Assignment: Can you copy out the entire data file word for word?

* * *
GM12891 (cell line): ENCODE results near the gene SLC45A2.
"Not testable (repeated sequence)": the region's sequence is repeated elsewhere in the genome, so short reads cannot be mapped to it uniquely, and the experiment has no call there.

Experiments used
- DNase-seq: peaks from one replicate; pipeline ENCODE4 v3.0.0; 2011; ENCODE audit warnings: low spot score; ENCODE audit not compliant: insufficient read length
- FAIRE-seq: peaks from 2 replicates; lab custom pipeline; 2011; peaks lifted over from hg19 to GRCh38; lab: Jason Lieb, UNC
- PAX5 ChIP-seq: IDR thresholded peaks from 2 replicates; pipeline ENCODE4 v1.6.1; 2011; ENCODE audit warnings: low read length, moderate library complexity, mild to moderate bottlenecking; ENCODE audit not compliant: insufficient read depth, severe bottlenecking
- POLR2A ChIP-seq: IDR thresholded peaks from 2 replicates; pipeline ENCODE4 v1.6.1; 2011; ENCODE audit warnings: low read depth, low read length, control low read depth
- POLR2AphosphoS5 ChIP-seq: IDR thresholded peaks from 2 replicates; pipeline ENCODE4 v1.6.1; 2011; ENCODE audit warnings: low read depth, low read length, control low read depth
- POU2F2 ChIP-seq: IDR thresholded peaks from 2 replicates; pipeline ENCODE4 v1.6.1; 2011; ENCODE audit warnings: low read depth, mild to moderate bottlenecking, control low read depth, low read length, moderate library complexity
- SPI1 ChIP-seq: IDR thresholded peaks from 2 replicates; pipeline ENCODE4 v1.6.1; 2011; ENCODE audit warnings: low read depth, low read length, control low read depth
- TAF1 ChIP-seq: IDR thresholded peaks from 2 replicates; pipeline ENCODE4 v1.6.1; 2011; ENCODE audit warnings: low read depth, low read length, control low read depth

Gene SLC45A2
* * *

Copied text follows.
GM12891 (cell line): ENCODE results near the gene SLC45A2.
"Not testable (repeated sequence)": the region's sequence is repeated elsewhere in the genome, so short reads cannot be mapped to it uniquely, and the experiment has no call there.

Experiments used
- DNase-seq: peaks from one replicate; pipeline ENCODE4 v3.0.0; 2011; ENCODE audit warnings: low spot score; ENCODE audit not compliant: insufficient read length
- FAIRE-seq: peaks from 2 replicates; lab custom pipeline; 2011; peaks lifted over from hg19 to GRCh38; lab: Jason Lieb, UNC
- PAX5 ChIP-seq: IDR thresholded peaks from 2 replicates; pipeline ENCODE4 v1.6.1; 2011; ENCODE audit warnings: low read length, moderate library complexity, mild to moderate bottlenecking; ENCODE audit not compliant: insufficient read depth, severe bottlenecking
- POLR2A ChIP-seq: IDR thresholded peaks from 2 replicates; pipeline ENCODE4 v1.6.1; 2011; ENCODE audit warnings: low read depth, low read length, control low read depth
- POLR2AphosphoS5 ChIP-seq: IDR thresholded peaks from 2 replicates; pipeline ENCODE4 v1.6.1; 2011; ENCODE audit warnings: low read depth, low read length, control low read depth
- POU2F2 ChIP-seq: IDR thresholded peaks from 2 replicates; pipeline ENCODE4 v1.6.1; 2011; ENCODE audit warnings: low read depth, mild to moderate bottlenecking, control low read depth, low read length, moderate library complexity
- SPI1 ChIP-seq: IDR thresholded peaks from 2 replicates; pipeline ENCODE4 v1.6.1; 2011; ENCODE audit warnings: low read depth, low read length, control low read depth
- TAF1 ChIP-seq: IDR thresholded peaks from 2 replicates; pipeline ENCODE4 v1.6.1; 2011; ENCODE audit warnings: low read depth, low read length, control low read depth

Gene SLC45A2